It’s sitting perched on the shelf behind the Lego constructions of the Capitol and the White House in my office. It’s not very big, as flags go, and I’m not sure of its purpose, except that we found it in Mom’s cedar chest as we were going through things in the house after her death. Like I said, it’s kind of small, but it’s 48 stars so that sets it back in history a bit. I have it there to remind me of so many different things – I am an American, first and foremost, and this is my flag. I am also the son of a Air Force family, and part of a long line of soldiers and other protectors of our nation for far more than a couple hundred years.
Today is Flag Day. They call it the quietest of the patriotic trilogy of holidays – Memorial Day, Independence Day – and Flag Day. Nobody gets the day off, the post office is still open, and it all seems like business as usual. Except in 1916, Woodrow Wilson officially established today as the day in which we celebrate and honor the symbol of our country – more than the bald eagle, or the seats of political power – our flag carries in many ways the emotional strength of our national history and heritage.
As the War for Independence from Great Britain was progressing, George Washington and others believed the troops needed a banner of some sort to untie and rally them for the battles ahead. Prior to that point, the flags that flew in front of the troops were regional flags or pennants, so they took some time to design a new distinct flag that all could use. Unfortunately, the first flag looked a great deal like the British Union Jack, and we needed to strongly distinguish ourselves from our enemy, so in 1777, the 2nd Continental Congress passed a resolution that the flag of the United states would have 13 stripes alternating red and white, and 13 white stars on a blue background.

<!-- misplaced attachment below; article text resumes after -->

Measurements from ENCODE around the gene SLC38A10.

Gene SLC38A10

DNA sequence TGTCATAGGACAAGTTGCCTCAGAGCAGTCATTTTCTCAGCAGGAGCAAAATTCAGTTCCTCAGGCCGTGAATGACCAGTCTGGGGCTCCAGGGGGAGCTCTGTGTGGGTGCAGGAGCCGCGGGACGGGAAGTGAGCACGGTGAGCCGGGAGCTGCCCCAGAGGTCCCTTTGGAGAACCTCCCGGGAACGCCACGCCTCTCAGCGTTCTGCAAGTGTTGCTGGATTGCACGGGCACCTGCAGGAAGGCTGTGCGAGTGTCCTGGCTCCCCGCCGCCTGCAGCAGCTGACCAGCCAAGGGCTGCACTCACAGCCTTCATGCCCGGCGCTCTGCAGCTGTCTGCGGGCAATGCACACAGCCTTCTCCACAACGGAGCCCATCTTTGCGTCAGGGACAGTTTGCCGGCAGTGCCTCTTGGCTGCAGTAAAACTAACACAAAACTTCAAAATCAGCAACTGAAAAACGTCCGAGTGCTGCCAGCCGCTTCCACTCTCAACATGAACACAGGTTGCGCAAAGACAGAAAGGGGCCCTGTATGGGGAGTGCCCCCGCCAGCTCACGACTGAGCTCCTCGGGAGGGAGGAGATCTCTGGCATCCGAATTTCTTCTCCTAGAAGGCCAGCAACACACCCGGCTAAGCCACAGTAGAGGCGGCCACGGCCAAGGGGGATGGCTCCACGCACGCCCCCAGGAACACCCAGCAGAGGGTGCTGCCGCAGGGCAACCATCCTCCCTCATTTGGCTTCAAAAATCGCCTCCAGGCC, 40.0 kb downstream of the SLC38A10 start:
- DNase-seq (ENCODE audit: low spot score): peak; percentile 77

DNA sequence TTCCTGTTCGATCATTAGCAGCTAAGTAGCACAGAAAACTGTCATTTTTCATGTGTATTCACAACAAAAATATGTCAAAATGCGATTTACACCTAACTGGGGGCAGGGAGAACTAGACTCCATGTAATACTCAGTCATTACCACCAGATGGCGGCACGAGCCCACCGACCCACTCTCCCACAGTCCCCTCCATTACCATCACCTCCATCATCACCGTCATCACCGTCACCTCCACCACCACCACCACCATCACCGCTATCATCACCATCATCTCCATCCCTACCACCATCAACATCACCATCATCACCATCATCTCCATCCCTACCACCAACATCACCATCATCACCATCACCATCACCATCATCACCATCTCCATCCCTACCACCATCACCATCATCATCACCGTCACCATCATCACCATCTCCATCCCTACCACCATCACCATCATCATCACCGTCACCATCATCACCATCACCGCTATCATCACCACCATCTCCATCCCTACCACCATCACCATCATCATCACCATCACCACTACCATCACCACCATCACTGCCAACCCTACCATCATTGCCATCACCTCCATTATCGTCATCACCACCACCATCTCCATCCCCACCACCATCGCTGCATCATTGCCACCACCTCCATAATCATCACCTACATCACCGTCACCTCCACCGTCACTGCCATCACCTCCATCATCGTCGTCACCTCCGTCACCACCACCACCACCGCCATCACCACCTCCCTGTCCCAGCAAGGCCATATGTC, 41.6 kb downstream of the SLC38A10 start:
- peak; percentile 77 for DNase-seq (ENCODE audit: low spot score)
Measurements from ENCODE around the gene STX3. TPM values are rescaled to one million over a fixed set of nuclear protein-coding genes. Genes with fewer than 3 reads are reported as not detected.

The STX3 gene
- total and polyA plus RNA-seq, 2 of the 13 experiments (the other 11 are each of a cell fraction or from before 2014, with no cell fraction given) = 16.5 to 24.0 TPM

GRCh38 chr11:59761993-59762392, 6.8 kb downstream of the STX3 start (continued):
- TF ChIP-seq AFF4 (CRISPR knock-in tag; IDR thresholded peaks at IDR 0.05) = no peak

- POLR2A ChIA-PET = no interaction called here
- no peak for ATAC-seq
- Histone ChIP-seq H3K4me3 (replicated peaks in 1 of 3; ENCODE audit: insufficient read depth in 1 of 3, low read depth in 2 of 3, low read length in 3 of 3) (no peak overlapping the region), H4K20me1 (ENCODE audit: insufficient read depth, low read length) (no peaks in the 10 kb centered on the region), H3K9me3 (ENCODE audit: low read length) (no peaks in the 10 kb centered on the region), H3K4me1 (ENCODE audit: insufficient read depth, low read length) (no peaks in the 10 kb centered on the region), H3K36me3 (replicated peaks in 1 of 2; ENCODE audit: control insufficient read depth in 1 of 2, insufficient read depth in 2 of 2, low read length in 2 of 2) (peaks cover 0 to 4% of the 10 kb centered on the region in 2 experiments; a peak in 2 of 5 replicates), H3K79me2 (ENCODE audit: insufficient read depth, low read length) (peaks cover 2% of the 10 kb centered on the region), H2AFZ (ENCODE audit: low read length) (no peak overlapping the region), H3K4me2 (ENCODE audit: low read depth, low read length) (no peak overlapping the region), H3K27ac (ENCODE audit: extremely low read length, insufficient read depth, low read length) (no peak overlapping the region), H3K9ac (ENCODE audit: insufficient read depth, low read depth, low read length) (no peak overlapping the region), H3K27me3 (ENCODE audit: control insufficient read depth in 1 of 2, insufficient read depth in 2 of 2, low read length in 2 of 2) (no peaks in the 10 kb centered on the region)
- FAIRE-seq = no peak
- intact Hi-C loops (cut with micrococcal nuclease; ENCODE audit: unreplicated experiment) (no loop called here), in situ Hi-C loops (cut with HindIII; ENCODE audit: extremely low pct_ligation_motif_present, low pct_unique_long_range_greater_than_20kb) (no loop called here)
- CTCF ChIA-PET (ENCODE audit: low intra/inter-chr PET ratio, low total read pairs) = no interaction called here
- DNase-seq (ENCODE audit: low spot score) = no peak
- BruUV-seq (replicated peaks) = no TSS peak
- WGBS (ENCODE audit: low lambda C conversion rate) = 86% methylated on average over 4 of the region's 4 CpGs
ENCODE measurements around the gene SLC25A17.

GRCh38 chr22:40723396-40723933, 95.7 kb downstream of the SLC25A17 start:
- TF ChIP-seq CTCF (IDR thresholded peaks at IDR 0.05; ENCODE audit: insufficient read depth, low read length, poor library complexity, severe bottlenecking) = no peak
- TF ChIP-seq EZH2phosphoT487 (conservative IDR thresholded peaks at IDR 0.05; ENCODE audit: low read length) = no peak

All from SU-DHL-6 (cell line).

So began “Old Glory.” Over the years, as we moved from 13 states to many more, at first they added not only a star but also a stripe for each state. After 15 stripes were on the flag with the admission of Kentucky to the union, the powers that be realized it could become a terribly unwieldly flag, so they returned to the permanent 13 stripes for the original colonies, and simply added the stars. Arizona was the 48th state, and so my little flag probably dates back to 1912.
I was in Cub Scouts and Boy Scouts, and so with my dad and my big brothers I learned early how to properly fold the flag. When I was 13, my brother Tim and I folded the flag from my great-grandfather’s casket, who had served in the Spanish-American War. With the dozens of funerals I led during my ministry, I have seen the flag folded near perfectly at times, and others when I almost just wanted to step in and take over the horrible mess from a flag being folded all wrong. You see, the two keys to folding a flag are that you have to hold the flag tight, and then you have to fold it in a triangle pattern, but not just any triangle – it’s a continual right triangle, and some folders end up just folding it wrong – it’s just hard to watch. At the end of a proper folding, as you tuck the white edge that holds the grommets to attach it to the pole, you will be left with a tight, totally blue star triangle. My recommendation is always that if you don’t know how to fold the flag – don’t do it.
I’m not going to get into the Supreme Court ruling that said that flag burning is an accepted facet of freedom of expression or speech. I would just say that there are many parts of our heritage that can be challenged or “messed with,” but I would just hope that within each American, even if you don’t particularly like the politics in play currently, we would go above that all to offer respect to the symbol that has carried us for coming up close to 250 years.
So, enjoy the day, and when you see a flag, whether it’s a little one on a stick in a flower pot, or one of those huge monsters that fly over the car dealership, enjoy the sight. It belongs to you, and your parents, and your children. Be intentional about thinking what it means to you.
Saying for the day (by Morgan Harper Nichols): One day, you will see God had a purpose for all the waiting, and not only for the future, but also for the present, where you would gather all the strength and courage you needed to prepare for the days to come.
After 43 years of ministry, Randy Cross lived his "fourth life" and shared about retirement, living boldly and intentionally in our world. To be sure, there was some North Dakota thrown in.